On January 8, 2018, he was sworn in as state senator to replace Ted Ferrioli who resigned to take a political appointment.[8] Bentz resigned his seat in the Oregon House at that time, and was appointed to the senate seat by the county commissioners in the senate district.[8]

Since 2018, Cliff Bentz's largest campaign contributors have been Ironside Associates, a London-based security firm; his brother James Bentz; and his farm Actin Ranch.[9]

From June 20, 2019, all 11 Republican state senators for Oregon, including Bentz, refused to show up for work at the Oregon State Capitol, instead going into hiding, some even fleeing the state. Their aim was to prevent a vote on HB2020, a cap-and-trade proposal that would possibly lower greenhouse gas emissions by 2050 to combat climate change by dramatically increasing fuel taxes. The Senate holds 30 seats, but 1 is vacant due to a death. Without the Republican senators, the remaining 18 Democratic state senators could not reach a quorum of 20 to hold a vote.[10][11]

Committee assignments

Bentz served as vice-chair of the following committees: Transportation and Economic Development, Revenue, Joint Tax Credits, Revenue, Tax Expenditures, Carbon Reduction, and Finance and Revenue. He served as co-chair of the Transportation Committee and has been a member of multiple others.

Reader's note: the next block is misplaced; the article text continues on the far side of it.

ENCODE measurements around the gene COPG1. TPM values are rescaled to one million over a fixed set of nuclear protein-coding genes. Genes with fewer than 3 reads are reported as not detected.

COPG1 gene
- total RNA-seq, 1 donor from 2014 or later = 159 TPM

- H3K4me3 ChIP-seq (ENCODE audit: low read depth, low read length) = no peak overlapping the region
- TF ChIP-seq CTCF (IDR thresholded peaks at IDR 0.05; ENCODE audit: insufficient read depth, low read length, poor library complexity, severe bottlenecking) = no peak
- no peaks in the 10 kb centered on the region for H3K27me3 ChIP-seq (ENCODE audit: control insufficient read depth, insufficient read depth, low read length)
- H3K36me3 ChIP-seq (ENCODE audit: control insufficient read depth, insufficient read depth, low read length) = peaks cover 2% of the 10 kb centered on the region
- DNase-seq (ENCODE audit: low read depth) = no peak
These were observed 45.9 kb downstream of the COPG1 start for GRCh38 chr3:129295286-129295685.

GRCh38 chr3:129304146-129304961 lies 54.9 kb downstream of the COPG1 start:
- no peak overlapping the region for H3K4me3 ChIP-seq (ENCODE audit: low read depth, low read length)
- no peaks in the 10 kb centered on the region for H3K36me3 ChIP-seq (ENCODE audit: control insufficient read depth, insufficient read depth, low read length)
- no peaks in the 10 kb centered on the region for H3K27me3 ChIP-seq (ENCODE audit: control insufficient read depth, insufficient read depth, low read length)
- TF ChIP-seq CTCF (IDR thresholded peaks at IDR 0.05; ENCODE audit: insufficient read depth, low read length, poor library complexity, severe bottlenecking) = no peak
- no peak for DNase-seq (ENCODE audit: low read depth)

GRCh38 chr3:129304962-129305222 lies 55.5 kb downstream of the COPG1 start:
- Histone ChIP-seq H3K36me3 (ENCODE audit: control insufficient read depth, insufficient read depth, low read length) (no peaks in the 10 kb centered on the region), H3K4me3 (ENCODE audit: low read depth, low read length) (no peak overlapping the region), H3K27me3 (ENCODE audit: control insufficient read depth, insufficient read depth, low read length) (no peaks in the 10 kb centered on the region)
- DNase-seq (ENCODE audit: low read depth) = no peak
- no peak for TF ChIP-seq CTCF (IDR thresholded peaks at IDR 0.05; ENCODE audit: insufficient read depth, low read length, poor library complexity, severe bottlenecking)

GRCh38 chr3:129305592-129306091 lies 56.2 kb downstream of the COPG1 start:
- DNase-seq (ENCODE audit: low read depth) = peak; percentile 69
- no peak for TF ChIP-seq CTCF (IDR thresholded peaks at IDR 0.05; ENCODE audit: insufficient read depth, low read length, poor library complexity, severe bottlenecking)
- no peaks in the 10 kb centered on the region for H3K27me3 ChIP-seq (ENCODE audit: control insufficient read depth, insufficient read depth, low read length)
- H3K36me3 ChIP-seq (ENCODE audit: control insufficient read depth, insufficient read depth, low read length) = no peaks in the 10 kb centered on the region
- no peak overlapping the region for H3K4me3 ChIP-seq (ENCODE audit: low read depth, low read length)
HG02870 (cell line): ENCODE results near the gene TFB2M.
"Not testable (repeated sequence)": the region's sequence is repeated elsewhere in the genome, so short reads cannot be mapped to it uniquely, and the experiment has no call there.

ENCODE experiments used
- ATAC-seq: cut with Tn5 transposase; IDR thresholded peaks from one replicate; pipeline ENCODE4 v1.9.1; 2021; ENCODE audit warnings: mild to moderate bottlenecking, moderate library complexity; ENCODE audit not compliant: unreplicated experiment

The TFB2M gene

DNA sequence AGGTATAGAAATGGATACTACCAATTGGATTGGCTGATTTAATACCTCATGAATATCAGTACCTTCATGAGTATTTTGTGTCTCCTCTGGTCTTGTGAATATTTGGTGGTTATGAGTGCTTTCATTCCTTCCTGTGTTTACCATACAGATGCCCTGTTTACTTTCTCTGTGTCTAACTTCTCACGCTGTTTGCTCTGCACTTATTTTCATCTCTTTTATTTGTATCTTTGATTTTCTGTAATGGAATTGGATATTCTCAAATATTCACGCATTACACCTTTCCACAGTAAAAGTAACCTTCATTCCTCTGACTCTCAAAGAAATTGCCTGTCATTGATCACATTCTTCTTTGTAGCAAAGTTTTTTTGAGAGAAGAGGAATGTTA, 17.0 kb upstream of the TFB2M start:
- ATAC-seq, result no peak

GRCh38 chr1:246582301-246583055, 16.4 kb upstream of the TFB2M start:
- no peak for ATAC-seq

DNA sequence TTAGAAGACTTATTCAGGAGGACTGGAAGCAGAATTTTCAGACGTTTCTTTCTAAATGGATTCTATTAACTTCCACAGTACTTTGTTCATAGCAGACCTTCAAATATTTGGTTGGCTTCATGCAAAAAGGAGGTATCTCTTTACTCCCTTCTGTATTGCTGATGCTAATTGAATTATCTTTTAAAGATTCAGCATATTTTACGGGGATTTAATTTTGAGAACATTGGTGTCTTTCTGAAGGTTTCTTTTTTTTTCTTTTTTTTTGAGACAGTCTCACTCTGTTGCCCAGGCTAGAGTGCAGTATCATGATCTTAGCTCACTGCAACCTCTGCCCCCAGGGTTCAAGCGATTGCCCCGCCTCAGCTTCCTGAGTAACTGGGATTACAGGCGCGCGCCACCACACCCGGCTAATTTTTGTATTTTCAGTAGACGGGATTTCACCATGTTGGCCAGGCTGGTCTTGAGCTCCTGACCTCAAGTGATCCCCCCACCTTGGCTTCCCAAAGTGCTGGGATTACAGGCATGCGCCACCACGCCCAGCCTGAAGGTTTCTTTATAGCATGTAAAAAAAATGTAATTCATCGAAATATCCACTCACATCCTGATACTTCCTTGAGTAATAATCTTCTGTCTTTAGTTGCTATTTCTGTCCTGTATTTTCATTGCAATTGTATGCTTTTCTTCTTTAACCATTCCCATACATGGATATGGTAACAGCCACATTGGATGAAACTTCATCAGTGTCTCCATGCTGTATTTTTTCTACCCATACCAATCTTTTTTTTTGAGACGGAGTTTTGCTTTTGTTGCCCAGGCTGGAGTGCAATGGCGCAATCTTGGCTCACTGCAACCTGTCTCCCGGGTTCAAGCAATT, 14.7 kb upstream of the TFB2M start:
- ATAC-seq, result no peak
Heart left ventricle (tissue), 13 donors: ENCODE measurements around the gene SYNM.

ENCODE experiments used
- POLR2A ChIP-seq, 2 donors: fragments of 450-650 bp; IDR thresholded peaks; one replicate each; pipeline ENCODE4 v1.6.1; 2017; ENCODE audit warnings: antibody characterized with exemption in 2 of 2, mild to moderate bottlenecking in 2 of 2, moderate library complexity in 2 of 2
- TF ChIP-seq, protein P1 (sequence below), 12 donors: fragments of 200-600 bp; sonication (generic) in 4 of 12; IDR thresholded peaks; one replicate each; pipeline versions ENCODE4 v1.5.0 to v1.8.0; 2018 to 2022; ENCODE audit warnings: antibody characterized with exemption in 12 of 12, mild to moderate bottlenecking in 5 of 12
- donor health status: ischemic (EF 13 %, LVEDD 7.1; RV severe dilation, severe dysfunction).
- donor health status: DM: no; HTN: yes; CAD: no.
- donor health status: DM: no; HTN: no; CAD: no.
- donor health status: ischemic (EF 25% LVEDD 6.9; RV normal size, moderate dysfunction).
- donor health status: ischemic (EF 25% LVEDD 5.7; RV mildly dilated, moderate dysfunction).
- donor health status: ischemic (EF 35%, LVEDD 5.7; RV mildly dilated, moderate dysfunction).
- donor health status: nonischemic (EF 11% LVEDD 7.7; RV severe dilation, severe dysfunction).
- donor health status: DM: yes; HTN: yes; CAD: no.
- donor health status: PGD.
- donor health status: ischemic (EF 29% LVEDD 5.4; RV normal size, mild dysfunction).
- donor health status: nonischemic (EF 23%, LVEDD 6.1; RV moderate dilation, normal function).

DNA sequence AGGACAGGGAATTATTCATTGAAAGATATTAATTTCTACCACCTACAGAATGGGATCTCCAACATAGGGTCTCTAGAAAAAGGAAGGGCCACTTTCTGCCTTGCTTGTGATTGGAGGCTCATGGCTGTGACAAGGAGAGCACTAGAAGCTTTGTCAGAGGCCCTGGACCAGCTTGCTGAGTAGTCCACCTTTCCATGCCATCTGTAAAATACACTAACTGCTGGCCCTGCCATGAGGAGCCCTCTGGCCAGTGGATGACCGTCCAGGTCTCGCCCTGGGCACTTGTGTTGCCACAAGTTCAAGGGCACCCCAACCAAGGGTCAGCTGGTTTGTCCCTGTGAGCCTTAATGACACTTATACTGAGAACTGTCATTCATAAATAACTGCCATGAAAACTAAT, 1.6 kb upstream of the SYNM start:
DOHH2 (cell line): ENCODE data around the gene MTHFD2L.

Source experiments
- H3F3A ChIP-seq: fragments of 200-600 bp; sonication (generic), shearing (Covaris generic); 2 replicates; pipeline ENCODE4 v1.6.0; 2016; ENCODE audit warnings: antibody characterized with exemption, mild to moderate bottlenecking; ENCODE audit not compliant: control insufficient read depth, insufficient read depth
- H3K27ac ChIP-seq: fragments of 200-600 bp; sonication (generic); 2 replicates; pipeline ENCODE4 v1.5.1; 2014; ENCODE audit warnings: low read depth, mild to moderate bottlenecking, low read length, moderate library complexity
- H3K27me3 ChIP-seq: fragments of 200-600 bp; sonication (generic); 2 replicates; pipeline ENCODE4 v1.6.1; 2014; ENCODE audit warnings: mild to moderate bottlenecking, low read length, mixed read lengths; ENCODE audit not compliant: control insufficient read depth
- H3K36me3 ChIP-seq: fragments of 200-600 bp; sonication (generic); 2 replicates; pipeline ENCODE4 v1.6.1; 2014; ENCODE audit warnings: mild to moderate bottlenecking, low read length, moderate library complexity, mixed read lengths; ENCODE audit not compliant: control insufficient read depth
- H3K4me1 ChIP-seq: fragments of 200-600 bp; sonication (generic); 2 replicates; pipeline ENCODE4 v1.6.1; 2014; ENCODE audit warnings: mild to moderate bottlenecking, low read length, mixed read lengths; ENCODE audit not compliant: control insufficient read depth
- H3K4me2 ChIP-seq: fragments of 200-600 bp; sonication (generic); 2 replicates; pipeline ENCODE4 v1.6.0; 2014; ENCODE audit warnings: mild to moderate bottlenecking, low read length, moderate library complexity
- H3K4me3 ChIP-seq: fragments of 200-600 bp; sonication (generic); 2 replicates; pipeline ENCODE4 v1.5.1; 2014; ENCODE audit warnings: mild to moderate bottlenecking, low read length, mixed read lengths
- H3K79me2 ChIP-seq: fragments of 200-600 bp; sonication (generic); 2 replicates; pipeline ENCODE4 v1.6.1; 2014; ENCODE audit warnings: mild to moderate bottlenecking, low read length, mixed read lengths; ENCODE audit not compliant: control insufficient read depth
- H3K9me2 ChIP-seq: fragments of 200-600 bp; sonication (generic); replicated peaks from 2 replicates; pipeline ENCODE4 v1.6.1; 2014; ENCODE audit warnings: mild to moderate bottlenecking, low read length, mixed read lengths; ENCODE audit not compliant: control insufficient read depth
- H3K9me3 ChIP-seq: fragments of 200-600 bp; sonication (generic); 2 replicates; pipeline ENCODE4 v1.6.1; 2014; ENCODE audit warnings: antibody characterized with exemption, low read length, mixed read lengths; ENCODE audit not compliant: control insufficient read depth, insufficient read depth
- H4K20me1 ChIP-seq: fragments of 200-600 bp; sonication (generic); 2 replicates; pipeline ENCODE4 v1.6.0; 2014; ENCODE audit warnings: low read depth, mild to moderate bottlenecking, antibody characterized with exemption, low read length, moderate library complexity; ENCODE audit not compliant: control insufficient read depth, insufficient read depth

U.S. House of Representatives


Bentz resigned from office effective January 2, 2020 to run in the 2020 election representing Oregon's 2nd congressional district in the United States House of Representatives.[12] He won the Republican primary and defeated Democrat Alex Spenser and Independent Patrick Archer in the general election.[citation needed]


Bentz gained statewide attention[citation needed] in the aftermath of the January 6 break-in at the U.S. Capitol. He was reported to have been sheltering in place at the time of the event. In a phone interview with Oregon Public Broadcasting, Bentz declined to call Joe Biden the rightful president-elect.[13][14] The next day, Bentz joined 139 US Representatives who objected to the state of Pennsylvania's electoral results.[15]

Committee assignments

Caucus memberships

Political positions


Bentz describes himself as pro-life, stating "I believe that life begins at conception and that life should be protected until death by natural causes occurs." He supports abortion only in the rare case when the mother's life is at risk.[19]

In 2019 Bentz received the Atterberry Award from Oregon Right to Life which recognizes Oregon legislators who "are tenacious in their public defense of Oregon’s vulnerable."[20]


On healthcare, Bentz has said: "I strongly oppose government run healthcare... I believe Obamacare should be replaced with solutions that focus on free market principles to help drive down the skyrocketing cost of healthcare."[citation needed]


Bentz touring the Eugene Amtrak Depot
Bentz touring the Eugene Amtrak Depot
Bentz and Mike Card, Chairman of the American Trucking Associations, talk about the Oregon Route 62 Expressway Project